3D printing multifunctional devices without internal interfaces for cartilage repair

Lead Research Organisation: Imperial College London


We aim to create the first "inks" that can be used in additive manufacturing (vat based stereolithography) to produce complex architectures with stiffness and compositions gradients without any joins or internal interfaces. While this technology will have a wide range of applications, we will first use it to fulfil an unmet clinical need in orthopaedic surgery: devices that can heal damaged cartilage.

Currently, there are very few, if any, materials that exist that have a true continuous composition or stiffness gradients. There are certainly none that have good mechanical properties. Sol-gel hybrid materials are assembled of intimately mixed co-networks of organic and inorganic components, but above the nanoscale they appear as single materials, distinguishing them from composite materials. Importantly, we have shown in our pilot studies that we can layer sol-gel materials as viscous liquids, just before they gel, so forming single materials with no internal joins or interfaces. We have 3D printed them, but only as grid-like architectures. Here, we will develop new hybrid inks that can be used to make complex pore architectures in vat based stereolithography (SLA), for the first time.

Damage to articular cartilage due to sports injuries, trauma or age-related wear are increasingly likely as an active population ages. Current best practice for regeneration of small defects in knee cartialge is microfracture, which involves making small holes into the underlying bone to liberate the marrow, which fills the defect with weak fibrous cartilage. The cartilage only lasts 2-5 years before the procedure must be repeated. Eventually, total joint replacements are needed, which are major operations that involve removing a lot of tissue, and only last 15-25 years. Alternative medical devices are needed, e.g. using advanced materials with specifically designed chemistry and architecture. If successful, we can then apply the technology to help combat arthritis, something that effects everyone as they age.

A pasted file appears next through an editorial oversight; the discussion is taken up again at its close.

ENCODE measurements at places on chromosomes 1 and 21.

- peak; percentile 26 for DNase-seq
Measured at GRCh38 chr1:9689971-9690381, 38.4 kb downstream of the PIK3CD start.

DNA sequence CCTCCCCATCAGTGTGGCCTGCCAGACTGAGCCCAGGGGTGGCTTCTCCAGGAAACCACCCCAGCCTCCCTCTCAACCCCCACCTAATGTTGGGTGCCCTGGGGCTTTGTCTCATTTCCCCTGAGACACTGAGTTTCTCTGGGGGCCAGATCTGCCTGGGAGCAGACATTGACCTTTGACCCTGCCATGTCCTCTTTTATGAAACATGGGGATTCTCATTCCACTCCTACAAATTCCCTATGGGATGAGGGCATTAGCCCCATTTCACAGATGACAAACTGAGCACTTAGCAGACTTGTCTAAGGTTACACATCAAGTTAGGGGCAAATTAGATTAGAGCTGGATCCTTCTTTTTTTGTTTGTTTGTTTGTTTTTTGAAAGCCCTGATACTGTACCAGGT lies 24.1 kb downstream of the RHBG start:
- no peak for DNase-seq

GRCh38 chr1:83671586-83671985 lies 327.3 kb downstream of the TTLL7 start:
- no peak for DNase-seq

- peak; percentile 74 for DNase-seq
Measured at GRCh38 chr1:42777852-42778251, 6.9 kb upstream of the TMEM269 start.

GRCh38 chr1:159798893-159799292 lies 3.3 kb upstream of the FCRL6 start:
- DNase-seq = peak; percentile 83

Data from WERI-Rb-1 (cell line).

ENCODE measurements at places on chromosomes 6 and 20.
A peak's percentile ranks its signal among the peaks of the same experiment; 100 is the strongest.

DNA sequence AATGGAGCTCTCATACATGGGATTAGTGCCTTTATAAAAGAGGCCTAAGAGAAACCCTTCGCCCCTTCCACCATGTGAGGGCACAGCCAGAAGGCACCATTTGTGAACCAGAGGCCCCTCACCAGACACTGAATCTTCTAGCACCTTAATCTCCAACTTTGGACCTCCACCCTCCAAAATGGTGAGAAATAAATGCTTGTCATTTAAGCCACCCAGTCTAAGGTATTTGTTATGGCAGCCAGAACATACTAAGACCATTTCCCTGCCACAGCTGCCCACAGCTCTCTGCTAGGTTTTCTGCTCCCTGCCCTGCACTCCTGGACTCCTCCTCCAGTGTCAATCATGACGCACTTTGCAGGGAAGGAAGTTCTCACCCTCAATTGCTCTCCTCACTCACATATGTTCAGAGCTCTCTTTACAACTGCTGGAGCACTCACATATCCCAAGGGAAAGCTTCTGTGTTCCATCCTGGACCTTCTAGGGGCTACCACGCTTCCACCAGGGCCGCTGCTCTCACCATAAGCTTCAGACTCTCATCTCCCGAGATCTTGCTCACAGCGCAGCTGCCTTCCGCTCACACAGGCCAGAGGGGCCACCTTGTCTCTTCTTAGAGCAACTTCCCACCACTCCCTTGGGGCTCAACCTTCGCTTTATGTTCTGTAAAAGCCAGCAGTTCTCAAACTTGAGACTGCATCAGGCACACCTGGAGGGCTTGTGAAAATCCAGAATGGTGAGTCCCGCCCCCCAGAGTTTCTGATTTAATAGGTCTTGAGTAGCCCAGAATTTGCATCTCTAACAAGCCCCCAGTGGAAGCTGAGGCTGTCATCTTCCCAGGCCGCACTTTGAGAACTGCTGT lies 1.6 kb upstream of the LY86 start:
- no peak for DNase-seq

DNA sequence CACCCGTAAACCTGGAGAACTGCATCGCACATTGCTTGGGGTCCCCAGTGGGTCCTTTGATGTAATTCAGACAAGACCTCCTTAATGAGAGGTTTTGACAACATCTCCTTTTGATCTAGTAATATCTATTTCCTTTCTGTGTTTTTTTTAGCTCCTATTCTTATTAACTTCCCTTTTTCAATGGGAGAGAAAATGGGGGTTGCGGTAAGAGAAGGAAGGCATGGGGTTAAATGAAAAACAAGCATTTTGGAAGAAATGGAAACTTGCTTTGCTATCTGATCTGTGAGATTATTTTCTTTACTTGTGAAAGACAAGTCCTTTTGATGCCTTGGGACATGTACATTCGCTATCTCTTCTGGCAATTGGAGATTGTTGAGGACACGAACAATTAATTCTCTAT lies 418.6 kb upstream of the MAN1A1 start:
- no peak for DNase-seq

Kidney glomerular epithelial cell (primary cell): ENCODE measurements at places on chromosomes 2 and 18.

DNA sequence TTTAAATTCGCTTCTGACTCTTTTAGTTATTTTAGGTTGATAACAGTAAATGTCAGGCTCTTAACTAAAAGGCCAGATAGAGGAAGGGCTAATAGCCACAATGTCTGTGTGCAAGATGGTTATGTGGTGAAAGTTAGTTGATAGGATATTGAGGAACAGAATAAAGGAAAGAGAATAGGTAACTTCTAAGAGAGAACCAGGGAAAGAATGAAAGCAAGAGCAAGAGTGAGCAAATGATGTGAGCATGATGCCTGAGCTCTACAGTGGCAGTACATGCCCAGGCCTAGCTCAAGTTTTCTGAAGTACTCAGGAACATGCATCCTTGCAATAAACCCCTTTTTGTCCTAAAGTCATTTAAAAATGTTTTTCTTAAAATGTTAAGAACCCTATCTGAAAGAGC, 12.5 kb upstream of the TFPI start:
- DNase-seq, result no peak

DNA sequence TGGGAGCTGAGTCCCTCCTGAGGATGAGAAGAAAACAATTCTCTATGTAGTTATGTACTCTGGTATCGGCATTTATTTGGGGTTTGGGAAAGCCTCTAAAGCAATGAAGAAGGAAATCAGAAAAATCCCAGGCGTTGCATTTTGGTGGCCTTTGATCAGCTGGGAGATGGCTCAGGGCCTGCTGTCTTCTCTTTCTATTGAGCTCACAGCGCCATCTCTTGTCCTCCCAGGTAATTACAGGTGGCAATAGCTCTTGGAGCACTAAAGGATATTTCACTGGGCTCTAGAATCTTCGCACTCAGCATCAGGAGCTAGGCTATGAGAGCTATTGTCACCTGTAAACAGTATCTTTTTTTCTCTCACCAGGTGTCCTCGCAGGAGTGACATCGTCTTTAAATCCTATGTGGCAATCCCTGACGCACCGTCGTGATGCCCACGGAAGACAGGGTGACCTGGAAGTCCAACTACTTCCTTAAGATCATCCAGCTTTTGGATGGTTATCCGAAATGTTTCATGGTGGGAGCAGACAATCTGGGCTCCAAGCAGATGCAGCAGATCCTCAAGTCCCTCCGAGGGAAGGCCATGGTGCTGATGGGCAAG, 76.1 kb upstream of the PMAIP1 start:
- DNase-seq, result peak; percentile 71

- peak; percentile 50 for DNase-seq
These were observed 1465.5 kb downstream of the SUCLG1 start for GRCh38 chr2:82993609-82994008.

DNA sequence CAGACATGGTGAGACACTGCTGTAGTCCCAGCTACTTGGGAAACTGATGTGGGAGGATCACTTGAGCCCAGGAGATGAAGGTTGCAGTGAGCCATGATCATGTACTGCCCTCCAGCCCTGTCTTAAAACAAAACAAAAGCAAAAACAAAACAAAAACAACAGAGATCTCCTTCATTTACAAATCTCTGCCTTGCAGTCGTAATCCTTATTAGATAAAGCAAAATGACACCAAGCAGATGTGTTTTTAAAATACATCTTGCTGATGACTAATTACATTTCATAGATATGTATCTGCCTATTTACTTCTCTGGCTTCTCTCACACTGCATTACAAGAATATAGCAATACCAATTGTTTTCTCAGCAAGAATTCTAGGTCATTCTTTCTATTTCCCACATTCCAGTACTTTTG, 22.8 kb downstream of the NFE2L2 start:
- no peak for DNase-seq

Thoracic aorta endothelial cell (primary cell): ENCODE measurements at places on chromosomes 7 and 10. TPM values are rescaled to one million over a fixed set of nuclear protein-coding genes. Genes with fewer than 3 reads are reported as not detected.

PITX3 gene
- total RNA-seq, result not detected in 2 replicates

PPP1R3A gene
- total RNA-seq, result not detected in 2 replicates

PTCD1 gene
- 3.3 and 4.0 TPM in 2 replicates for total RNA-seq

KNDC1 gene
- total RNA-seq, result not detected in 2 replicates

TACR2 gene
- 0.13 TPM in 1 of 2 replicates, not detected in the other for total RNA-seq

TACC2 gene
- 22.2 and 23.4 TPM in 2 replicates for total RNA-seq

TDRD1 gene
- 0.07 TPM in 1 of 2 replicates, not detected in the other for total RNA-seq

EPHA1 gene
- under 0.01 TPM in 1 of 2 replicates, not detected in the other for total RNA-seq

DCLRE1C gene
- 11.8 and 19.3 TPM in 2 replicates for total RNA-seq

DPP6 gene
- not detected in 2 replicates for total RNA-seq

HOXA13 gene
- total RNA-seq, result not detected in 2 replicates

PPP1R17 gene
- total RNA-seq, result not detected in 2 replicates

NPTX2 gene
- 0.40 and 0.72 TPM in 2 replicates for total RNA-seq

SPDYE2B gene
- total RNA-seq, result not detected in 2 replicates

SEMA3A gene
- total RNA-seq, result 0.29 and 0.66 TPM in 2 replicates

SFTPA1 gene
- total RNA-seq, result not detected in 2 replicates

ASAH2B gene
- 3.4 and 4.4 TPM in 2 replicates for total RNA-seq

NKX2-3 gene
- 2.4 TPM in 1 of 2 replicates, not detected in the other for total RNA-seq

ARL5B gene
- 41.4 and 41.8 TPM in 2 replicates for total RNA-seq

Our current 3D printed hybrid material shows great potential for regenerating cartilage because it provokes stem cells to produce articular cartilage-like matrix, rather than functionally inferior fibrocartilage. Importantly its mechanical properties can match that of the cartilage and transfer mechanical cues to the cells growing within it, which is critical for generation of high-quality cartilage. However, our previous 3D printing technique could only produce log-pile structures. The architecture of the device needs to be more complex. As cartilage is thin, most defects penetrate deep into the underlying bone, so we have designed a device that we hypothesise can regenerate the bone and the cartilage in appropriate locations. The part that goes into the bone will also be important for ensuring the implant stays in place during healing. Novelty of the research includes: the architectural design of the implant; the materials used to make it (new sol-gel hybrids that can be used in SLA) and the fact that sol-gel hybrids will be 3D printed in complex architectures (using SLA) for the first time.

Following cell studies to show appropriate stimulus is provided to stem cells to send them down the required route (bone or cartilage), and ensuring potential for vascularized bone ingrowth, preclinical studies will be carried out. Our project partners will assist in technology transfer: Evonik and Makevale will produce the polymeric raw materials and Smith and Nephew will assess market potential, identify translation milestones and test our optimised device in their arthritis sheep model.

This proposal will benefit medical device companies, patients, orthopaedic surgeons, and health services (e.g. the NHS) in a 10-20 year timeframe. As a third of workers are now over 50, it is critical that health services have access to technology that can allow patients to return to work quickly and reduce numbers of revision surgery.


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